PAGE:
Next month is Workplace Eye Wellness Month, an ideal time to discuss one of the most common work-related eye problems: Digital Eye Strain.
In this blog, Stephen Wolchok, MD of Wolchok Eye Associates, PA in Jacksonville, Florida, explains digital eye strain symptoms and preventive measures.
Digital eye strain, also known as computer vision syndrome, affects 75% of the people who work on computers, most predominantly those over age 40.
Common symptoms are:
Avoid digital eye strain by following these ten tips:
On average, people blink about 15 times a minute. But when they’re looking at a computer screen, they reduce their blinking by one-third to one-half of the average amount.
Blinking is important because it spreads a layer of tears that lubricate your eyes. When you don’t blink often enough, your eyes become dry, which causes eye strain.
You can solve this problem by taking a break every 20 minutes and very slowly blinking ten times to lubricate your eyes.
Another cause of digital eye strain is focusing fatigue. This condition occurs when your eyes are focused on the same distance for an extended time, causing eye muscles to tighten or spasm.
You can prevent this problem by following the 20-20-20 rule. Every 20 minutes, look away from your computer and focus on an object that’s at least 20 feet away for a minimum of 20 seconds. Focusing on a distant object relaxes the muscles inside your eye and prevents eye strain.
You’re probably aware that sitting for a long time is terrible for your back and your cardiovascular health, which is why doctors recommend standing, stretching, or walking for a short time every 30 or 60 minutes.
The same principle applies to your eyes. Taking at least six short breaks from your computer throughout your workday significantly reduces your risk for digital eye strain.
Glare contributes to digital eye strain. Be sure that light from a desk lamp, ceiling light, or sunlight through the window doesn’t reflect your computer screen. If you can’t reduce glare by changing the location of your computer, moving the lamp, or covering the windows, consider installing an anti-glare screen or using a computer hood.
If you wear glasses, talk with us about lenses with an anti-reflective (AR) coating.
The light in your environment should be about half as bright as the lighting found in most offices. Depending on where you work, you may be able to close the drapes, use fewer light bulbs, or lower the intensity of the bulbs used in office lights.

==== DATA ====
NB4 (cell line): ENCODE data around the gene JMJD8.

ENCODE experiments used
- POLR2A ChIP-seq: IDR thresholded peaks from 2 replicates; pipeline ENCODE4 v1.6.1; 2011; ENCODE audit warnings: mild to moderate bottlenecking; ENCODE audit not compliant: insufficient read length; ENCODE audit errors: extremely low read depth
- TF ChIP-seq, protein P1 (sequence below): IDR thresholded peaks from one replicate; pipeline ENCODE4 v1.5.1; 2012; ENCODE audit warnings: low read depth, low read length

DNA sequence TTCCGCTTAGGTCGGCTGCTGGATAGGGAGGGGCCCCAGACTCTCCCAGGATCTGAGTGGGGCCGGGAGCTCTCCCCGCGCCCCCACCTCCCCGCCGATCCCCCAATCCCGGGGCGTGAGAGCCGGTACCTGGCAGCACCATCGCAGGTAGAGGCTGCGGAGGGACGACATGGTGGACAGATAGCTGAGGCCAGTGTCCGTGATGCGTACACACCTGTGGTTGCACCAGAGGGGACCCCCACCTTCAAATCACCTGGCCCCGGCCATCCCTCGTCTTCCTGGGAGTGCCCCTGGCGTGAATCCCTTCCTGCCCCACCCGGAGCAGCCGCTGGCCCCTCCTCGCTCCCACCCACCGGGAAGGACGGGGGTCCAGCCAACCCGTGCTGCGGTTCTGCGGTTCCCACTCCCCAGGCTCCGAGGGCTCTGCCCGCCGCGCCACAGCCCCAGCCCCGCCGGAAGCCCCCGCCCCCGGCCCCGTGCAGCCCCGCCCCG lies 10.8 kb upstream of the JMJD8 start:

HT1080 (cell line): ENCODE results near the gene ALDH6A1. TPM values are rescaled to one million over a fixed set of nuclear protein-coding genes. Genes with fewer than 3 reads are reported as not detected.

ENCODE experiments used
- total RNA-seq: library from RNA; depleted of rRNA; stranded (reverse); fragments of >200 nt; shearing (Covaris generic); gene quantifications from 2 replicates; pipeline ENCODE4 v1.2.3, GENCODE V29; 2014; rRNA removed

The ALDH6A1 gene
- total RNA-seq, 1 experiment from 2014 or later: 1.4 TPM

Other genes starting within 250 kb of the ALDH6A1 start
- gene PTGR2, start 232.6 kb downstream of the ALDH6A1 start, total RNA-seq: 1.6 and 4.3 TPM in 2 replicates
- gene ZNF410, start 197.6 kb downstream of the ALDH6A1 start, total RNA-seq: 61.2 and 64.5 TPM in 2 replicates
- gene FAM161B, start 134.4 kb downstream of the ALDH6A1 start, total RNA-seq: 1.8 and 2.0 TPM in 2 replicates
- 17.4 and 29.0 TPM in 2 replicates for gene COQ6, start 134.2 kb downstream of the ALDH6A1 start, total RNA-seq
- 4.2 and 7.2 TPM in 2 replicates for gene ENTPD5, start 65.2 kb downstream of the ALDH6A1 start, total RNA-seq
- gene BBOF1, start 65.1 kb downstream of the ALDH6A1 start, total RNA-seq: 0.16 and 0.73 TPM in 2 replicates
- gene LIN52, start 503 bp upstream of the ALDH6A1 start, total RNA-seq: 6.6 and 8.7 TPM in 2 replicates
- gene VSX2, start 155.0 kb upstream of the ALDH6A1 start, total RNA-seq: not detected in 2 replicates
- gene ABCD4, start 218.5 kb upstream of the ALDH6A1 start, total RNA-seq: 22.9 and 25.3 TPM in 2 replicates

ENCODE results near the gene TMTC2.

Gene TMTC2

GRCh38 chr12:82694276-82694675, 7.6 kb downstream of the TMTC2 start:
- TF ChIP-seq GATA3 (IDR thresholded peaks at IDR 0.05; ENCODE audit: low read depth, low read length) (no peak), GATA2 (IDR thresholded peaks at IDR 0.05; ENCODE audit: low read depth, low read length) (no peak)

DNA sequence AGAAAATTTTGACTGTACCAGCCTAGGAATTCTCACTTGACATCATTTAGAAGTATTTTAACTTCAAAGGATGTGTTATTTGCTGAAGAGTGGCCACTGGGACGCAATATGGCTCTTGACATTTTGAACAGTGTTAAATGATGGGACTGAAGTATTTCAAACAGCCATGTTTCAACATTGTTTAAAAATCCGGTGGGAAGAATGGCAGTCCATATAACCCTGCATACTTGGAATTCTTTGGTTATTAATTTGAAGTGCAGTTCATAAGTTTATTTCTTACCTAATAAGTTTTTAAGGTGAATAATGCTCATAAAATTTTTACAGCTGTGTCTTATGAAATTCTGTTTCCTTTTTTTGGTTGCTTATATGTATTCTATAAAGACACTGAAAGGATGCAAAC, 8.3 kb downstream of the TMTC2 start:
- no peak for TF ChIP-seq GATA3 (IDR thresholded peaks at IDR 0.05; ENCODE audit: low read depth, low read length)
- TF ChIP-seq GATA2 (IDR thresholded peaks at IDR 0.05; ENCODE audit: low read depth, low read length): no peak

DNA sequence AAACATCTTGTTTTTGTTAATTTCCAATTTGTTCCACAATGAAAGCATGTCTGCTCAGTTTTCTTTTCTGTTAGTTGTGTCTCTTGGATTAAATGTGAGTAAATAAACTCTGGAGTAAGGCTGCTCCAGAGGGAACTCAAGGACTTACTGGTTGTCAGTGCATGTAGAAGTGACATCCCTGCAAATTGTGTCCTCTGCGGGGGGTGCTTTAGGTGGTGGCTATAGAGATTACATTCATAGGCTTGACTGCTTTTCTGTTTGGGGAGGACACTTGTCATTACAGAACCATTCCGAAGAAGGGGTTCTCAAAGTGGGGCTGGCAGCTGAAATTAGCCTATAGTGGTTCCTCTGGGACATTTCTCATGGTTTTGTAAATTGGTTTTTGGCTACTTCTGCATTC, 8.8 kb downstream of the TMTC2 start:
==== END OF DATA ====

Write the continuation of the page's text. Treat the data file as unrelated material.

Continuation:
Many patients find that their eyes are sensitive to overhead fluorescent lights. Turning off the overhead light may not be possible in the office, but you might be able to reduce the number of fluorescent tubes directly above your computer.
Your risk for digital eye strain goes down when you have a high-resolution monitor with a large display. If possible, use a screen that’s at least 19 inches when measured diagonally.
Your eyes work harder when the screen is brighter than the surrounding light, and the text is too small, so you can prevent eye strain by making the brightness the same as your environment and enlarging the text size. It also helps to adjust the color temperature to warm, yellowish hues when your environment is dark and cold, bluish hues in brightly-lit rooms.
The layout of your workstation contributes to digital eye strain because your eyes work harder when the screen is too far away or too close. Your monitor should be 20-28 inches away from your eyes. Additionally, the center of your screen should be about 10-15 degrees below your eyes to prevent eye and neck strain.
Some patients who don’t usually wear eyeglasses can reduce their digital eye strain with glasses designed for computer use. On the flip side, if you already wear glasses, your current prescription may not be best for viewing a computer.
You’re more likely to develop digital eye strain when you have vision problems that aren’t properly corrected and eye conditions that haven’t been diagnosed or treated. Another concern is that the symptoms of digital eye strain can be signs of many possible eye problems.
If you have the symptoms of digital eye strain that don’t get better when you follow these tips, protect your eyes by scheduling a visit with Dr. Wolchok today and explore your options. You can reach our Jacksonville, Florida office at 904-739-0606 or through our online portal.